“It’s incredibly complicated,” Genser said of the Redondo Beach ordinance, which was passed in May, 2009. “These pipes are already regulated by the federal government, so you really can’t have them also being regulated by all these local jurisdictions. The city’s chosen the most complicated model possible, and we all would have preferred they use a simpler one.”
Genser pointed out that a pipeline that runs from the Richmond Port to the Shell oil refinery in Martinez passes through four cities, as well as unincorporated Contra Costa County – meaning the owner is subject to five potentially different sets of regulations and taxes.
“That’s why it’s important that none of those [cities] impose a really extraordinary burden,” Genser said. “They have to more or less be the same.”
Butt acknowledged Genser’s concerns, but in his typically clipped style, pointed out that in the end the city has all the leverage in negotiating new fees. “They’re doing their jobs, and we’re doing our job,” he said of the extensive back-and-forth between the city’s lawyers and the pipeline operators’. “Luckily, we’re the ones that get to make the rules.”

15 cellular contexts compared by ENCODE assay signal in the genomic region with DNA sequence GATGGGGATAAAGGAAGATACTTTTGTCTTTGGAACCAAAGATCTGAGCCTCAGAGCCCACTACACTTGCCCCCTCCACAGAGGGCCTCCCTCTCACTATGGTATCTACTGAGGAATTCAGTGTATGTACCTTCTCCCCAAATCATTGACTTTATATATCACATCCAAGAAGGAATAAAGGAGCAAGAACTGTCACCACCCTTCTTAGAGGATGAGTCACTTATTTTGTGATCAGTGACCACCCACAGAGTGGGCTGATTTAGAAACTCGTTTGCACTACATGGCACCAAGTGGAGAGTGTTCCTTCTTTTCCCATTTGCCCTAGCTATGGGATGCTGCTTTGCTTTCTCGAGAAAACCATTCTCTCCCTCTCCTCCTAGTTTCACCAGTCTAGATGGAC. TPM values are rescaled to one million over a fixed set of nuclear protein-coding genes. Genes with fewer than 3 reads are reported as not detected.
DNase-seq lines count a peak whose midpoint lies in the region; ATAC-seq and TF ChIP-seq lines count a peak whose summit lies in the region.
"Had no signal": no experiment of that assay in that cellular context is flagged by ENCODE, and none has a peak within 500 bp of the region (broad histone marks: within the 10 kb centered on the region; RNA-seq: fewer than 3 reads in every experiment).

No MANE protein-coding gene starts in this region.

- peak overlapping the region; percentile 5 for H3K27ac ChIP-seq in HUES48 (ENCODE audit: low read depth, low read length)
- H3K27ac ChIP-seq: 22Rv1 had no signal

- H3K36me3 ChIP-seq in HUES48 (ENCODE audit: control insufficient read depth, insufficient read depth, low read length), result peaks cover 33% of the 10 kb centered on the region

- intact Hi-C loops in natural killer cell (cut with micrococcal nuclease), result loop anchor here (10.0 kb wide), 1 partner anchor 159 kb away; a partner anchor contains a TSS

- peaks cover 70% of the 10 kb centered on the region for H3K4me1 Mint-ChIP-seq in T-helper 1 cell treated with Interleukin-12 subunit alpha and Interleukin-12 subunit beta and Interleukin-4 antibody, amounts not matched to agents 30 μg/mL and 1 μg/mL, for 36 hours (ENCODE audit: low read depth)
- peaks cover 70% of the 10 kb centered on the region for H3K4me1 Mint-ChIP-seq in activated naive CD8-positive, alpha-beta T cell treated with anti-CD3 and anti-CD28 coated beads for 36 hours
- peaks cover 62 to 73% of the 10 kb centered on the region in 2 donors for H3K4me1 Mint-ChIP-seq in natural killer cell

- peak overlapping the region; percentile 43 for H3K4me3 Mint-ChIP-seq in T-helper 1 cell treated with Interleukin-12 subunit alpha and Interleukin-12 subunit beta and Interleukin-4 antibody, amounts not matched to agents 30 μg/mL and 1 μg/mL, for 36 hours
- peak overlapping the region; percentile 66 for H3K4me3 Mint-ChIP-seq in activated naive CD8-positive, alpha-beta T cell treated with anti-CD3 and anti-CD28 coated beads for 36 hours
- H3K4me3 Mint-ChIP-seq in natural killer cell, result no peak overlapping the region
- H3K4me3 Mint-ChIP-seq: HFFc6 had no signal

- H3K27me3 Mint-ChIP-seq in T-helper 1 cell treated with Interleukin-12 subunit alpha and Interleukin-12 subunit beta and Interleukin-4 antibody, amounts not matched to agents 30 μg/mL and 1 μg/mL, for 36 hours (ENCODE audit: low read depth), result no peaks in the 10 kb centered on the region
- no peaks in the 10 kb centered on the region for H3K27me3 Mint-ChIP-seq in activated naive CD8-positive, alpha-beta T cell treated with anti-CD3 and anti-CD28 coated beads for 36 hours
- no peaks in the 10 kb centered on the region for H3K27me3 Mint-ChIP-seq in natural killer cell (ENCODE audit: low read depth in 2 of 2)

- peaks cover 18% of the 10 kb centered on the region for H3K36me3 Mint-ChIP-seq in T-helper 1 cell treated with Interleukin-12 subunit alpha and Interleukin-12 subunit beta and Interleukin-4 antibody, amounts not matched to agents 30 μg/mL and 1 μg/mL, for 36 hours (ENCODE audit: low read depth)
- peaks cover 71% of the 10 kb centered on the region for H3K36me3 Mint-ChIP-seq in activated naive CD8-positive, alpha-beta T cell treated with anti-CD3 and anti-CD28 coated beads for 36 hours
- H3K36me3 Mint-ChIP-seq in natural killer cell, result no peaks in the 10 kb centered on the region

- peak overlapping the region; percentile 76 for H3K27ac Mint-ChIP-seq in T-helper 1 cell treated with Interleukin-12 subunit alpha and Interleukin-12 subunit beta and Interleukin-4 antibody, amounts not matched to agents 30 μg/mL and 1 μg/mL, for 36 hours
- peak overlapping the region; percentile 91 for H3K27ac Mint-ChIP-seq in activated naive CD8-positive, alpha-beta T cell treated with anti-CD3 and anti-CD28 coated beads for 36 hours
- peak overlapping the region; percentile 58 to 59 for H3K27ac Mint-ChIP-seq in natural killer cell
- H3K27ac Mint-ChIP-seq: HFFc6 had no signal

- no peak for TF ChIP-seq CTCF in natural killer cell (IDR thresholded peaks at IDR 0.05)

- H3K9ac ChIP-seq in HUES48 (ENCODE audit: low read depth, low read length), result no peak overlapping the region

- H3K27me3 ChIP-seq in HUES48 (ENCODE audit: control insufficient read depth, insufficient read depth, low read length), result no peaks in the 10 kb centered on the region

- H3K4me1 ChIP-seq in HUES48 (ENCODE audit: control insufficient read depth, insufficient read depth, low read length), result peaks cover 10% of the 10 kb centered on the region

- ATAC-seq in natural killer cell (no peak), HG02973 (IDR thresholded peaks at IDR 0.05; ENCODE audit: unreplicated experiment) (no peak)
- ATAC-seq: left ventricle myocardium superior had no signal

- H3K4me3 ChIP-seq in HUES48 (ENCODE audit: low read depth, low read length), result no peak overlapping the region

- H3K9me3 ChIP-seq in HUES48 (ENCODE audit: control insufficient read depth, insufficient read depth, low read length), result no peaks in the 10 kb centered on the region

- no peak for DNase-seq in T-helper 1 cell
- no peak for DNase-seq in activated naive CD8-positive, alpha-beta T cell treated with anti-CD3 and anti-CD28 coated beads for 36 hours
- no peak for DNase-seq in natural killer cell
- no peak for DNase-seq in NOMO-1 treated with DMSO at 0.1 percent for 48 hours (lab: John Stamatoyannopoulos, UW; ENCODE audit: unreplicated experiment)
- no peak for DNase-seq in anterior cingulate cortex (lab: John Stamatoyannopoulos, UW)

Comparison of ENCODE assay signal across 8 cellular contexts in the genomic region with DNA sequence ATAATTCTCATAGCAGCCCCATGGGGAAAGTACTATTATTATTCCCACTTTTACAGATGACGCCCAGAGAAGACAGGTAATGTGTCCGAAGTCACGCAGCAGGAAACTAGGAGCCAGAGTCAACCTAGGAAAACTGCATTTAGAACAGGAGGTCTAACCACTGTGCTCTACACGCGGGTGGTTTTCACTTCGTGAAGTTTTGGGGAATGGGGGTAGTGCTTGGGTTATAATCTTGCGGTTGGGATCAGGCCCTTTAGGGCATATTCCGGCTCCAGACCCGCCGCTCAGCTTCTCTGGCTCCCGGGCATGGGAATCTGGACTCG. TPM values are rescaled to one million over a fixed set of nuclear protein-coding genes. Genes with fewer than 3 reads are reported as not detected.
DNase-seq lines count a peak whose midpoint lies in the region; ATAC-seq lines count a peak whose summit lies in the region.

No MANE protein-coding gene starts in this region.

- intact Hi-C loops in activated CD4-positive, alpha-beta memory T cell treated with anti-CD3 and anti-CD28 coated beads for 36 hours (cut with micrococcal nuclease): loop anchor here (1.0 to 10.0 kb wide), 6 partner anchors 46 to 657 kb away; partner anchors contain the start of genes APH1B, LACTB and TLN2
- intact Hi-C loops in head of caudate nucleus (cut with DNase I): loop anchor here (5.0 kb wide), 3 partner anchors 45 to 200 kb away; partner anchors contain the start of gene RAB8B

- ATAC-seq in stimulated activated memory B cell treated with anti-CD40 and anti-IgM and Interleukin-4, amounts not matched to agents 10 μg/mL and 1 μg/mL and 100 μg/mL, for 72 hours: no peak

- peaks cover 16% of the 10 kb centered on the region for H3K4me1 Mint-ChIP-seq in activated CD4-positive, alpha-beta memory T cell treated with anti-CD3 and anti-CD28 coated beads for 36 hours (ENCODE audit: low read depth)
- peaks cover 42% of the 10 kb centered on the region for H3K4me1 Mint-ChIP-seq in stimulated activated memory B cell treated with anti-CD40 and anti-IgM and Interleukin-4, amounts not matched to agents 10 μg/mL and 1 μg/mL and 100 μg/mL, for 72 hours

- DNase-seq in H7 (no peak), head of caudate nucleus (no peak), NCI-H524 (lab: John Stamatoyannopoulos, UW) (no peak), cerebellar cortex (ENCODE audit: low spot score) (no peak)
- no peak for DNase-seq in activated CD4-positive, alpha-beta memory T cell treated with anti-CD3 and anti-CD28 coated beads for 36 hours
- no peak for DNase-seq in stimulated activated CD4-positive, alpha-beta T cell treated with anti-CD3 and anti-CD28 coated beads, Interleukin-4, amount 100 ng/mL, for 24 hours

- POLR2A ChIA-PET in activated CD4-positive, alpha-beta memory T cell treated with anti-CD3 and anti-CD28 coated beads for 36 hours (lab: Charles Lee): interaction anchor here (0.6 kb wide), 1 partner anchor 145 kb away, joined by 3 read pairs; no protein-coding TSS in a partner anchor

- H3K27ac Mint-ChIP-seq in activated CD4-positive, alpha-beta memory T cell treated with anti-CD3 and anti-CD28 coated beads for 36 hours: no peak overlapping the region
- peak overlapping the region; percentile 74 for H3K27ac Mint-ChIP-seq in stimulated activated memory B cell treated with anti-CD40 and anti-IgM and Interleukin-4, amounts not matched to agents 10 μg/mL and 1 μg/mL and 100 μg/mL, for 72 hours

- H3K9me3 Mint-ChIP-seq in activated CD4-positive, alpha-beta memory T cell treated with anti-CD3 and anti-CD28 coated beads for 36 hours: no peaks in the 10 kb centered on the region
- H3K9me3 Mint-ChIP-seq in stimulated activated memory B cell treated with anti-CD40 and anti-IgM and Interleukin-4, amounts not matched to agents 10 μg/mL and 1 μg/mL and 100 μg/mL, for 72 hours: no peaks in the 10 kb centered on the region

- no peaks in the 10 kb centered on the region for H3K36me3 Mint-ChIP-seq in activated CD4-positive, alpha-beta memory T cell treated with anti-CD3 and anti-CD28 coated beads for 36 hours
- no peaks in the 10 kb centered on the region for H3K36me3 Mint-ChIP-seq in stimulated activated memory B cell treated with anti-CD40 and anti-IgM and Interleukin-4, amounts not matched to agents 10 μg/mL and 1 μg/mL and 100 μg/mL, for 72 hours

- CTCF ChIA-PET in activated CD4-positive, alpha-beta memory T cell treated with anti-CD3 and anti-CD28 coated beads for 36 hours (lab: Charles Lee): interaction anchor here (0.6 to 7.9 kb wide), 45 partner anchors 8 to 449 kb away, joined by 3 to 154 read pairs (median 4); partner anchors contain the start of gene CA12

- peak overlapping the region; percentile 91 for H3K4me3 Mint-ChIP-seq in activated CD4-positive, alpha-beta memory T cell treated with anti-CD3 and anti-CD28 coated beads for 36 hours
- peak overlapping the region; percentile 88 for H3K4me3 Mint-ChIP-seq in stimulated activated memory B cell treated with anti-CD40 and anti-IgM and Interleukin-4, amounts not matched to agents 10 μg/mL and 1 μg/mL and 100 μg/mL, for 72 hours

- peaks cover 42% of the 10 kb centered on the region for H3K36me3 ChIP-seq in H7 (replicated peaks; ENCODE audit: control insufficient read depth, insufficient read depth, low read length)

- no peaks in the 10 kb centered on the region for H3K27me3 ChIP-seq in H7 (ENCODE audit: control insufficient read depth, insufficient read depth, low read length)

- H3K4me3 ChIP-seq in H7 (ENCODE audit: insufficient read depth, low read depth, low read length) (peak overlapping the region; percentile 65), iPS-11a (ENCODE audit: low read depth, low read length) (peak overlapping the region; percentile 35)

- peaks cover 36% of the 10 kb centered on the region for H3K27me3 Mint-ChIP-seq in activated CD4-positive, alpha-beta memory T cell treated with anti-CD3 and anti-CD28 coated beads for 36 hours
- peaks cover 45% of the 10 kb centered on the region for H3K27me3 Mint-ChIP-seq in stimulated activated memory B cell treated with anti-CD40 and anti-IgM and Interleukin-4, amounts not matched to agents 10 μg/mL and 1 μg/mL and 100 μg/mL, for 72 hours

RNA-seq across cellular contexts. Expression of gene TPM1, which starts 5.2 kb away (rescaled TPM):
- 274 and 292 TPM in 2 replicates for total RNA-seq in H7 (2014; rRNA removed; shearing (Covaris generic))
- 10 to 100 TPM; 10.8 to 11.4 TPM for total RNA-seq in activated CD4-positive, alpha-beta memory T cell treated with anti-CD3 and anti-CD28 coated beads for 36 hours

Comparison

In other business Tuesday evening, the council heard a presentation from State Sen. Mark DeSaulnier (SD-7), who represents parts of northern Richmond, on the status of legislation his staff has introduced in Sacramento. Several council members thanked the senator for coming to the meeting, and Bates pointed out that in his memory, only two other state legislators had ever sat in on a Richmond City Council meeting.
Among the concerns aired to State Sen. DeSaulnier was the status of AB-32, the state’s climate-change legislation that calls for an overall reduction in greenhouse gas emissions to bring the state into compliance with the Kyoto Protocol. Vice Mayor Jeff Ritterman also asked that the legislator consider placing a tax on soda, and Councilwoman Viramontes voiced concern over the state’s plan to shift a number of inmates from state prisons to county facilities.
Earlier Tuesday, the council recognized eight separate groups or people with awards and proclamations. Congratulations were bestowed upon Ramiah Davis, a recent graduate of Hercules High for receiving a $1,000 college scholarship from the Friends of the Richmond Public Library; Texanita Bluitt and Arne Kasendorf for receiving national certifications as housing commissioners; Don Bastin and Clementia Diaz, both of whom recently retired after long careers working with the Richmond Museum of History; CJ’s Barbecue and Fish as the city’s Small Business of the Month; Pastor Kevin Hall for his 16 years of service at St. John Missionary Baptist Church; the Richmond Convention and Visitors Bureau and the Courtyard by Marriott hotel for their contributions to rehabilitating the city’s image; Everett Jenkins, a senior assistant city attorney, for receiving the West Contra Costa County YMCA’s Humanitarian of the Year award; and the 23rd Street Merchants Association for its work organizing this year’s Cinco de Mayo parade.